Portraits of a man and a woman, attributed to Pieter Brueghel II
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- Before 1635
- Oil on panel
- Monogram 'PB'
- 15.5 cm
K. Ertz, Pieter Brueghel der Jüngere (1564-1637/38): die Gemälde mit kritischem Oeuvrekatalog, Lingen 2000, pp. 953-960.
K. Ertz (ed.), Pieter Breughel de Jonge ( 1564 - 1637/8) - Jan Brueghel de Oude (1568 - 1625). Een Vlaamse schildersfamilie rond 1600, exhib.cat. Antwerp 1998.
Gallerypaintings with both of the portraits:
- Frans Francken de Younger, 1635 - Collection Residenzgalerie Salzburg, inv. no. G 027
- Cornelis de Baellieur, 1637 - Collection Musée du Louvre, inv. no. MI 699
Christie's London, 15 December 1989, lot 178.
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These caricatural portraits of a man and a woman are attributed to Pieter Brueghel II (Brussels c. 1564 - Antwerp c. 1637) and signed with the monogram PB in the respective upper left and right corners. The man, depicted as an unshaven farmer, wears a black jacket and a black and red hat with a turned-up brim. The woman wears a red jacket and a white starched hat. On the back of the portraits is a label with the text: 'Martin Luther marié a Catherine de Bovren Religieuse le 13 Juin de L'an 1525' and in black letters the collection number KB643. As the labels indicate, the portraits were previously thought to represent Martin Luther and his wife Katarina von Bora at the time of their wedding in 1525, rather than caricatured studies of two peasants.
The portraits fit into the style of the caricatural studies of both Pieter Brueghel I and Pieter Brueghel II. As Ertz notes in his monograph on Pieter Brueghel the Younger, much is unclear about these studies of Pieter Brueghel the Elder and Pieter Brueghel the Younger. Although it is known that Pieter Brueghel the Elder made such studies, none can be attributed to him with any certainty. These two, which are more likely to have been made by Pieter Brueghel II because of the signature, may have been made by this master based on his father's designs. The print of 'Oprechte Lammert', by Johannes and Lucas van Doetecum after Pieter Brueghel I, wearing the same cap and equally unshaven, points to this.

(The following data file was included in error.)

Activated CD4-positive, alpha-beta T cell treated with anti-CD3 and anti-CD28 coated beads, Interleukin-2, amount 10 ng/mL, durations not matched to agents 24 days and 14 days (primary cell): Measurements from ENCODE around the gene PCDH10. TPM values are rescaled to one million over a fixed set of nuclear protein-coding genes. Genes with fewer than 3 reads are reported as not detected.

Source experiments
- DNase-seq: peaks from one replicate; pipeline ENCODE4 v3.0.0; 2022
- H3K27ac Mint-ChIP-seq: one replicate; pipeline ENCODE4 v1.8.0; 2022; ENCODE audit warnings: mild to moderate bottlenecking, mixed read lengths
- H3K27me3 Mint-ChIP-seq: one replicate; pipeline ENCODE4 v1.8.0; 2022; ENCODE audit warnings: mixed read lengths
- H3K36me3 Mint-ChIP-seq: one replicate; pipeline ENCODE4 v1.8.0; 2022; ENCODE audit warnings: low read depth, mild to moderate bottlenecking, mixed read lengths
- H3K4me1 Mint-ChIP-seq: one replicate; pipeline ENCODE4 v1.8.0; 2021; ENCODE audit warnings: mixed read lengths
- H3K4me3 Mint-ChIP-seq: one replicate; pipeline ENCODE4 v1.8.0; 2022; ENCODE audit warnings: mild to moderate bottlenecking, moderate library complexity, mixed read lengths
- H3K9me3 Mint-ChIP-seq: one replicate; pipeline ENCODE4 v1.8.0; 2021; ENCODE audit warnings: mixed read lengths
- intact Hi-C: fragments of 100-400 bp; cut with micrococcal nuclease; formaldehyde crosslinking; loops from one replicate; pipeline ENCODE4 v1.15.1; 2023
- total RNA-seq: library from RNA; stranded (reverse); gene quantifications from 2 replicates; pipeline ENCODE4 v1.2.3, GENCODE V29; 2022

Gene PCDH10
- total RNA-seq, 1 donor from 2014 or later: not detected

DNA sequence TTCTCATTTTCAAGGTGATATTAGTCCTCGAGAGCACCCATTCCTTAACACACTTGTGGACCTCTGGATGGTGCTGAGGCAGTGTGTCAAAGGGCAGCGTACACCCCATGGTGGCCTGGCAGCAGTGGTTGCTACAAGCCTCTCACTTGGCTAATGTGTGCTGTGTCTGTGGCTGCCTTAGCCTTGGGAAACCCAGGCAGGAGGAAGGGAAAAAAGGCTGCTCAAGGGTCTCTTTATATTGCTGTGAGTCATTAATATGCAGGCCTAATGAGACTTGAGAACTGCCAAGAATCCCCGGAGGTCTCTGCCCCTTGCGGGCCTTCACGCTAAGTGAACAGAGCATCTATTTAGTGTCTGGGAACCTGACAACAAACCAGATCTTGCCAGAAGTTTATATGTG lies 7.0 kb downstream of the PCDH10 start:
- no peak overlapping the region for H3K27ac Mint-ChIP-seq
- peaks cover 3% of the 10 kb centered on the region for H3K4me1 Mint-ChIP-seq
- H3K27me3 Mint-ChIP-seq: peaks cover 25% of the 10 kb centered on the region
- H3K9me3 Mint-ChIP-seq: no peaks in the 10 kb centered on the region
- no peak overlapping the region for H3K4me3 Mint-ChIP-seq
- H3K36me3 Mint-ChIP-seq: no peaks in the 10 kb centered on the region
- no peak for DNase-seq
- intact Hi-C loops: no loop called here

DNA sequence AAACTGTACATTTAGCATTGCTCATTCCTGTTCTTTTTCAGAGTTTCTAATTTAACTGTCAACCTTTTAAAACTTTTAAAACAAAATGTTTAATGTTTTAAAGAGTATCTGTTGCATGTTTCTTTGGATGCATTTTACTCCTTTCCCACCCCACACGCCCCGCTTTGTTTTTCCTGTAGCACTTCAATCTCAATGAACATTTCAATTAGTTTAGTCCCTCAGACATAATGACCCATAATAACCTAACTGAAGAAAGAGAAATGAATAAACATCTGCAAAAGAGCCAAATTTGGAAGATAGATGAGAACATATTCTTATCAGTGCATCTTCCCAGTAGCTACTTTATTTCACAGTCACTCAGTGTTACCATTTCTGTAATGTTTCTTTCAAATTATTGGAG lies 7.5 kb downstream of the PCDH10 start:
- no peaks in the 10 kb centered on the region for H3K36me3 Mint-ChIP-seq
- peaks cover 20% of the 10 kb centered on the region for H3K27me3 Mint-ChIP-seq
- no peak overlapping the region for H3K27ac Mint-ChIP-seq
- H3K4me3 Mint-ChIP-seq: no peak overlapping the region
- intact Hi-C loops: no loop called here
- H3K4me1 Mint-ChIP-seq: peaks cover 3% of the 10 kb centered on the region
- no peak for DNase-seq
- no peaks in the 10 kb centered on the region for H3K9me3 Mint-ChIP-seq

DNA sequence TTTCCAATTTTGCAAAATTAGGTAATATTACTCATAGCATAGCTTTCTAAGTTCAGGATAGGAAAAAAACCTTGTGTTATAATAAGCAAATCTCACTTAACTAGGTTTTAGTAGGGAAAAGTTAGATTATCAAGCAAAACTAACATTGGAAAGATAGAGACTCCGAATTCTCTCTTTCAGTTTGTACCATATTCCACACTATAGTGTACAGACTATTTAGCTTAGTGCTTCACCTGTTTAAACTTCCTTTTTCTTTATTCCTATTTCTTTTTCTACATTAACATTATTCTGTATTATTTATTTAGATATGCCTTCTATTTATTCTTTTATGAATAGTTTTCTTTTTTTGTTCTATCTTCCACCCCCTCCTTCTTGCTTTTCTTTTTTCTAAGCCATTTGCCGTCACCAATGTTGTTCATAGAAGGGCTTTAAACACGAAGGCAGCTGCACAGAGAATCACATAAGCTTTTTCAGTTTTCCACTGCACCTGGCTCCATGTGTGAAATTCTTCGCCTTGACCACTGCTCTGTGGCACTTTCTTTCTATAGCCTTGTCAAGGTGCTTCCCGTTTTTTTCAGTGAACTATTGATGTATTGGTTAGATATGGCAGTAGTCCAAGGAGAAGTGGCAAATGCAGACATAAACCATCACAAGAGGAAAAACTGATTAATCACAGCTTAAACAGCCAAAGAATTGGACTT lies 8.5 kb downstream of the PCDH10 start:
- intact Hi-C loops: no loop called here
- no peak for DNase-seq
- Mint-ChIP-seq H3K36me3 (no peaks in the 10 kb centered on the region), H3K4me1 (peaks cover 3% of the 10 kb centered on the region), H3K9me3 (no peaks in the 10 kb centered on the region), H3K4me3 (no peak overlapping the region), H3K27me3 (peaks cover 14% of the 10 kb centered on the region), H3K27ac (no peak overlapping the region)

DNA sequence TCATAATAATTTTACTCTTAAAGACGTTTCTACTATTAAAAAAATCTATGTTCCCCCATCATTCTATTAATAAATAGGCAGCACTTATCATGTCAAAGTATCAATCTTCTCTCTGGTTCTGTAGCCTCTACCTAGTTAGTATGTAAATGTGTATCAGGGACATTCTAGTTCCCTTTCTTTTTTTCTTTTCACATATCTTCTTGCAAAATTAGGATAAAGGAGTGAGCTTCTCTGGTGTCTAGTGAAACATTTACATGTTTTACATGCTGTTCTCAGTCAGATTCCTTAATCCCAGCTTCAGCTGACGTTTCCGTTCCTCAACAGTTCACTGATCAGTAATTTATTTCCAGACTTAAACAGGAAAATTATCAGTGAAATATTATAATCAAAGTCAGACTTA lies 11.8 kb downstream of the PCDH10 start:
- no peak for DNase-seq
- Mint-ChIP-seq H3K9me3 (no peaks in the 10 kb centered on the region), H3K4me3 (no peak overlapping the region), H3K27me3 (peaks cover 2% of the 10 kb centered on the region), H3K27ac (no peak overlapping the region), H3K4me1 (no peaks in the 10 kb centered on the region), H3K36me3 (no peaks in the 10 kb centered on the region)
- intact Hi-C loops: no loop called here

The two portraits are depicted, in a larger format, on both a painting of an art gallery by Frans Francken the Younger 'Gallery of a Collector' (1635, collection Residenzgalerie Salzburg, inv. no. G 027) and on the painting 'Interior of a Gallery with Paintings and Works of Art' (1637, collection Musée du Louvre, inv. no. MI 699) by Cornelis de Baellieur. Frans Francken the Younger (1581 - 1642) and De Baellieur (1607 - 1671) were both Southern Netherlandish painters, working in Antwerp, who are known for their paintings of art rooms and galleries, in collaboration with other painters. On the two, strikingly identical, paintings, the portraits are depicted on the back wall on the left. The portraits are shown larger on the painting than in reality, to make them stand out better. Both painters considered the portraits important enough to include in the depicted collection.